Pokemon Monopoly Guide

Calling all expert Pokemon trainers! Get ready to catch ‘em all in this special Pokemon edition of the classic property-trading board game Monopoly.

Making a new version of a classic board game is always a risk, but in this case, it definitely pays off; with loads of extra features and fun quirks – such as Pokemon Power Doubles – this is Monopoly like you’ve never played it before.

Bargain, trade, and fight with other trainers as you travel from gym to gym across the colorful game board, building a team of Pokemons that will no doubt be the envy of other players.

Whether you’re totally new to the concept of Pokemon (in which case, where have you been for the past ten years?!) or you consider yourself somewhat of an expert player, there’s plenty to love about Pokemon Monopoly.

In this Pokemon Monopoly board game guide, I will provide you with all the tips and tricks you need to become a winning trainer. Ready to start collecting little monsters? Then let’s begin!

Pokemon Monopoly: an Overview

  • Players – 2-6
  • Recommended age – 8+
  • Playing time – 60-120 minutes

Pokemon Monopoly was first released in 1999 by both Hasbro and the Parker Brothers. Today, it’s also sold by USAOpoly, one of the biggest board game manufacturers in the industry.

The game is set in Kanto, which is the first region in the Pokemon universe. It is named after the Kanto region of Japan, which contains one of the country’s most popular (and famous) cities, Tokyo.

In the Pokemon universe, the Kanto region is followed by Johto, Sinnoh, Unova, Hoenn, Kalos, Galar, and Alola.

The structure of Monopoly – a classic game that is based on the idea of buying and selling properties – suits Pokemon well. The crossover feels very natural, which is something that can’t be said for every board game adaptation.

The board itself remains true to the original Monopoly styling, but rather than traveling to different properties, in Pokemon Monopoly, players move around the board from one gym to the next and are presented with the opportunity to buy (or more accurately collect) Pokemon characters as they go.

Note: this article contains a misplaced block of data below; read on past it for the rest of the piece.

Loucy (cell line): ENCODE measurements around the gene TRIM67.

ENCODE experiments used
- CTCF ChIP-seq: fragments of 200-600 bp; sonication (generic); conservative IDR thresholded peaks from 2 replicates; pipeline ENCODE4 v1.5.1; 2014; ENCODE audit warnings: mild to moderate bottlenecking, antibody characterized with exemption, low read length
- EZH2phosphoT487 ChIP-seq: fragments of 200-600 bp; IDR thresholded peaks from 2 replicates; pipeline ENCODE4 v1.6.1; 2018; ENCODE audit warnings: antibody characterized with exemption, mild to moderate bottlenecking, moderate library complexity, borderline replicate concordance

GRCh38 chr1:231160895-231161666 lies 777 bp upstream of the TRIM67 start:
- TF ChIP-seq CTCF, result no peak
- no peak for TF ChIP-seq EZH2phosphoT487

Traditional houses and hotels are replaced by Pokemarts and Pokemon Centers.

The Aim of the Game

Pokemon Monopoly

The aim is to be the final player left once all your opponents have gone bankrupt. You achieve this by buying Pokemons and charging other players when they land on them.

Collect groups of Pokemon to increase the amount other players have to pay you. Then you can start building Poke Marts and Pokemon Centers.

How to Play

Playing Pokemon Monopoly is the same as playing regular Monopoly, with just a few small differences to be aware of:

  • The design of the board has been changed to reflect the Pokemon Kanto region
  • There are 6 collectible metal tokens: Pikachu, Squirtle, Charmander, Eevee, Jigglypuff, and Bulbasaur
  • Houses and hotels are replaced by Pokemarts and Pokemon Centers
  • Railway stations are replaced by the four original types of Poke Balls (Poke Ball, Great Ball, Ultra Ball, Master Ball)
  • The Electric Company and Water Works are replaced by Zapdos and Articuno
  • Income Tax and Luxury Tax spaces are replaced by Blue Attacks and Team Rocket Attacks
  • Chance and Community Chest are replaced by Professor Oak and Trainer Battle
  • Power Cards are added to the game
  • Money is replaced by Pokemon Dollars
  • Instead of buying properties, you buy Pokemons


Pokemon Monopoly

  1. Shuffle the Trainer Battle cards and place them face down in the correct position on the board.
  2. Shuffle the Professor Oak cards and place them face down in the correct place on the board.
  3. Select a player to be the banker.
  4. Choose a Pokemon token and place it on “Go.”
  5. Hand out the correct amount of money to each player.

The Bank

  • Holds all the money and Pokemon cards
  • Pays salaries and bonuses to players
  • Collects taxes and fines
  • Sells and auctions Pokemons
  • Sells Poke Marts and Pokemon Centers
  • Loans money to players

Pokemon Dollars

Each player needs:

  • 2x $500
  • 4x $100
  • 1x $50
  • 1x $20
  • 2x $10
  • 1x $5
  • 5x $1

Starting the Game

Pokemon Monopoly


Each player rolls two dice; the person who rolls the highest total number goes first.

Taking a Turn

  1. Roll both dice.
  2. Move your token clockwise according to the total number you roll.